“I think THE COMMON PEOPLE gives a glimpse of how in 2016 we deal with each other and with technology,” commented Jan Martens. “I portray a dying way of relating to each other.”


Photo: © Anna van Kooij

Performances THE COMMON PEOPLE 27 and 28 May 2016
THE COMMON PEOPLE had two performances:
– Friday 27 May, 21:00, Stadsschouwburg Utrecht,
– Saturday 28 May, 21:00, Stadsschouwburg Utrecht.

De Volkskrant gave an enthusiastic review of the performance (four of five stars): “This physical exploration produces moving scenes. The 44 participants made themselves vulnerable and interacted on the basis of trust.” review, in Dutch

The NRC Handelsblad also gave a positive review (four of five stars): “The Common People is the opposite of spectacular, but is a rock solid and refined concept, that in addition to being a statement is a plea for treating each other with respect, for attention and simplicity in the theater. Heartwarming.” review, in Dutch

THE COMMON PEOPLE will be performed in the coming months in the Netherlands and Belgium.

Reactions of participants
Some of the participants of THE COMMON PEOPLE shared their reactions after the performances:

“Wow! This was so intense and cool and I am so thankful that I was privileged to be part of it. It was an amazing and extremely intimate experience. The word that best says it is gratitude for an incredible experience.”
– Washant (man, age 39)

“I really enjoyed Jan’s workshops, supported by his team. I think he is specially gifted in gaining people’s trust and allowing purity, sensitivity to come to the surface. This was a once-in-a-lifetime experience for me.”
– Lucie (woman, age 51)

“I think it’s amazing how Jan and his team allow so many people from such diverse backgrounds and ages to meet each other on and behind the stage, and in such a short period of time have such intimate contact. Jan’s modest and invisible direction made a big impression on me.”
– Kazem (man, age 35)

“THE COMMON PEOPLE was a completely new experience for me. Both evenings I had unusual encounters, with people I had never met before. Thanks go to Jan and his team for allowing me to have this experience.”
– Herman (man, age 68)

Three questions for Ellen van de Mortel, coordinator participant recruitment
Ellen van de Mortel was a production intern in 2016 for SPRING and had the task of recruiting participants for THE COMMON PEOPLE. A very challenging job:  she had to find 48 people from Utrecht who were willing to go on stage and together would form a representative sample of Utrecht’s residents.  She talks about her internship.

How did you get start the recruiting?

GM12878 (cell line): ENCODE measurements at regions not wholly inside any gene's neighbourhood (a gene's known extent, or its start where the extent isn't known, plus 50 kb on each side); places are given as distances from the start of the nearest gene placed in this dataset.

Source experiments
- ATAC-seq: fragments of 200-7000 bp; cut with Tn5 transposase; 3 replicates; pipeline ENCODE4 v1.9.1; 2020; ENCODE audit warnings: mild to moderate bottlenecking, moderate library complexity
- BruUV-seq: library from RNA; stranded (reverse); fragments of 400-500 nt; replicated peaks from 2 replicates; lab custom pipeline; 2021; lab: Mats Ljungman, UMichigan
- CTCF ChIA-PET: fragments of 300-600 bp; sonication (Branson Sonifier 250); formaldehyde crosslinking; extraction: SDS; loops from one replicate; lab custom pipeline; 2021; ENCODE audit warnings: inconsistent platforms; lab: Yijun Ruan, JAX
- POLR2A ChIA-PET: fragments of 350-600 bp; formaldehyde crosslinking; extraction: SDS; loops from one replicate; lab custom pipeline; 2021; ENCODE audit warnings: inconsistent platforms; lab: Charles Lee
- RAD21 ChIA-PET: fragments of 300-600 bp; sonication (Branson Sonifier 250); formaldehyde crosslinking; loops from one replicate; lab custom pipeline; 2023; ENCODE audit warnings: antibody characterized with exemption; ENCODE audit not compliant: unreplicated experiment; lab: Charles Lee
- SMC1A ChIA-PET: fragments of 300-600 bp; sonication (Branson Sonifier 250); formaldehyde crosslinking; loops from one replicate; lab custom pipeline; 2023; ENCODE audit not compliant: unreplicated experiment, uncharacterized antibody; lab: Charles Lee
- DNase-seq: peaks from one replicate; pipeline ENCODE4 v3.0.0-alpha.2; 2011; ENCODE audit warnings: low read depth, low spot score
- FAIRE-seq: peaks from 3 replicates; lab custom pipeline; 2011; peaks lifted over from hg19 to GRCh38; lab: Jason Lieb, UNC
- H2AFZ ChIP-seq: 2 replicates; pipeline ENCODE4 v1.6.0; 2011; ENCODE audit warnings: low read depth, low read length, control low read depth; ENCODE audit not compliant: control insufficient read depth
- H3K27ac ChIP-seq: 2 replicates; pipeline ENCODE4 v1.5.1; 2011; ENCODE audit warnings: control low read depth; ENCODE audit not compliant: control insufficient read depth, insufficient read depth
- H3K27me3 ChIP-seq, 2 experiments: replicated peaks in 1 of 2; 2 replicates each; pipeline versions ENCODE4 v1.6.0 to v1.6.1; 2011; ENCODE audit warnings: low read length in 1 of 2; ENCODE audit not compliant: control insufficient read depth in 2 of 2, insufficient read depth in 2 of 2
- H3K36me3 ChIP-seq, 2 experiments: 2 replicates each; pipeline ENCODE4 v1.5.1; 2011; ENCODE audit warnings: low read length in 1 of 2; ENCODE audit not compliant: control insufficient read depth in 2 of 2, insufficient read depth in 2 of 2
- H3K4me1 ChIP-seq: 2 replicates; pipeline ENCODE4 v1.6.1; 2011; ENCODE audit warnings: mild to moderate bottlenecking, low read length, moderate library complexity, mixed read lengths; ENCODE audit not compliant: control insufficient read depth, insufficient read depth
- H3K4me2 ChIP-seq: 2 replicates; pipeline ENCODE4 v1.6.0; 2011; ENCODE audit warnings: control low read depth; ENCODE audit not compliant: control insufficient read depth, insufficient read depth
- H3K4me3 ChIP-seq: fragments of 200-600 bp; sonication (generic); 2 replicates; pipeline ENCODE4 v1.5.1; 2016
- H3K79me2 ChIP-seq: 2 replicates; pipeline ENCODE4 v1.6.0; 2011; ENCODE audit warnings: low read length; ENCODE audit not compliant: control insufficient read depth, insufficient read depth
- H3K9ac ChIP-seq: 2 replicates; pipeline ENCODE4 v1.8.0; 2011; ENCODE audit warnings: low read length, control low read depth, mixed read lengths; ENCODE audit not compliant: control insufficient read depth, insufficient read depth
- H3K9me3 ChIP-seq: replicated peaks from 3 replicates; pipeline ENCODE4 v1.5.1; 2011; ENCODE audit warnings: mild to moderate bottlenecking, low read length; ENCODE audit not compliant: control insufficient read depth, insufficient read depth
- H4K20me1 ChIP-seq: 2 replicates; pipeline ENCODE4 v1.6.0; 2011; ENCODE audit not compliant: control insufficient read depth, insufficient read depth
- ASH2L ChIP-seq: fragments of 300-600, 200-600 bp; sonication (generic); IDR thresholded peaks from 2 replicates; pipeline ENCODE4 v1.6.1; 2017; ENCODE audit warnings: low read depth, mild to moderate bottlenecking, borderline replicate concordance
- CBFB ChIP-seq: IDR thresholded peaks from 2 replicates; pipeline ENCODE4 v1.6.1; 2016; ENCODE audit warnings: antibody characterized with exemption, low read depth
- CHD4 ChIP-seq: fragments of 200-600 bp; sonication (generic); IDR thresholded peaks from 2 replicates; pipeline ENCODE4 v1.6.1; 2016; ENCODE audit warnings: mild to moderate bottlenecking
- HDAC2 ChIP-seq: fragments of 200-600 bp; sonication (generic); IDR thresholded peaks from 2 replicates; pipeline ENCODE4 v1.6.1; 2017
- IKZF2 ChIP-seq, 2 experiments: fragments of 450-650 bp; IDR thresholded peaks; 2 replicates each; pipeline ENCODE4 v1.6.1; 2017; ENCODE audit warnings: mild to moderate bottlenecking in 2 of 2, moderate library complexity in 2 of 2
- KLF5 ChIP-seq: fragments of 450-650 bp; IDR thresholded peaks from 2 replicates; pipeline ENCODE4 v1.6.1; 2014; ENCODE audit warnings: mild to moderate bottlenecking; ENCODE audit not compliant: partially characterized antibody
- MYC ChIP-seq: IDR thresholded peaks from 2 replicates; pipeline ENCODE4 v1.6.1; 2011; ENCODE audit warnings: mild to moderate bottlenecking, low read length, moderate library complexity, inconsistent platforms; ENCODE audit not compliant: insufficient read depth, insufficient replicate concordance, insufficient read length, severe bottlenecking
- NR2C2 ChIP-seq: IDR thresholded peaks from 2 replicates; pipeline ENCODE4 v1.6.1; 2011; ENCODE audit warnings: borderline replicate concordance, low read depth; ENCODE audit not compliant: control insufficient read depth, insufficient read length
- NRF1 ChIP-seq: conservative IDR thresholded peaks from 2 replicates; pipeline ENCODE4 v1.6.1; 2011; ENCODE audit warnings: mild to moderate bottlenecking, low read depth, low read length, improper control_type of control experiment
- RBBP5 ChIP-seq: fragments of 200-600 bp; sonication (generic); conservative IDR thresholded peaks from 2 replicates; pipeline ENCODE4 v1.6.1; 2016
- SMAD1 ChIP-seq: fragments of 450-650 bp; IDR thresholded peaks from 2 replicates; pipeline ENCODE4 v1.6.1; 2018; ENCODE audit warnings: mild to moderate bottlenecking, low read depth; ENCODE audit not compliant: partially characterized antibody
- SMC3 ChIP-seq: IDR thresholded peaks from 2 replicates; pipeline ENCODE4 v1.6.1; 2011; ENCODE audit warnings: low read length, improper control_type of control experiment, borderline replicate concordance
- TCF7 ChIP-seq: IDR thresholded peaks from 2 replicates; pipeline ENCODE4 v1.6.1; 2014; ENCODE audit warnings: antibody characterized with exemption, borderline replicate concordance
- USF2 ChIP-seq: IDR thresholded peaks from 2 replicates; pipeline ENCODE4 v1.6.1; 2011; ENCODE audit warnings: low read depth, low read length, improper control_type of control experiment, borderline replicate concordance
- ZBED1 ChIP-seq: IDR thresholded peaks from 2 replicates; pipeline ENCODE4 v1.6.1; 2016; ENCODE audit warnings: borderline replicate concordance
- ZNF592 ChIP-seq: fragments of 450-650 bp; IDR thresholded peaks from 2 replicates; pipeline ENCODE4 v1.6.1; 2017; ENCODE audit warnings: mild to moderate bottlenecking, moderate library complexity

To find participants we started by putting out a call via a variety of SPRING’s channels, such as our newsletter, our website and the social media. My SPRING coworkers and I also put the word out in our own networks and circles. This quickly generated a wide variety of responses.

And then?
Many enthusiastic people shared the call on social media and in their work and friendship networks. Online the word spread far. This not only worked via SPRING’s channels, but also via festival partners and various (closed) Facebook groups active in the City of Utrecht. In this way the call came to life and recruitment itself became a way of making contacts.

Did you also search for particular people?
I went out to personally meet and invite people for the project. I went to very diverse places, from student associations, to knitting groups, neighbhorhood projects and choirs. But also ‘soup kitchens’ van Resto van Harte and editions of Utrecht in Dialoog. All places where people can meet each other and are open to meeting strangers. Lastly, I also invited people from the street! So I met all kinds of people and several of them ended up taking part in this project.

About Jan Martens
Jan Martens (Belgium, 1984) studied at the Fontys Dance Academy in Tilburg and graduated at the Artesis Conservatory for Dance in Antwerp in 2006. He worked as a performer with various choreographers, among them Ann van den Broek and Koen De Preter, and began his own choreographic work in 2009. Martens travels the world with his performances VICTOR (co-created with Peter Seynaeve, a production of CAMPO), SWEAT BABY SWEAT (selected for the Dutch Dance Festival 2012 and Circuit X 2013 in Flanders), THE DOG DAYS ARE OVER (selected for the Theatre Festival Flanders in 2014) and the solo ODE TO THE ATTEMPT. In May 2016, the new show THE COMMON PEOPLE world premieres in tanzhaus NRW in Dusseldorf, with the Dutch premiere during SPRING Utrecht.

SPRING programs contemporary performances by (inter)national choreographers and theatre makers. These choreographers and theater makers dare to take risks and to challenge the boundaries of dance, theater and visual arts. This year, SPRING will take place from Thursday 19 to Saturday, May 28th at several theaters in Utrecht, but also in unexpected locations in the city.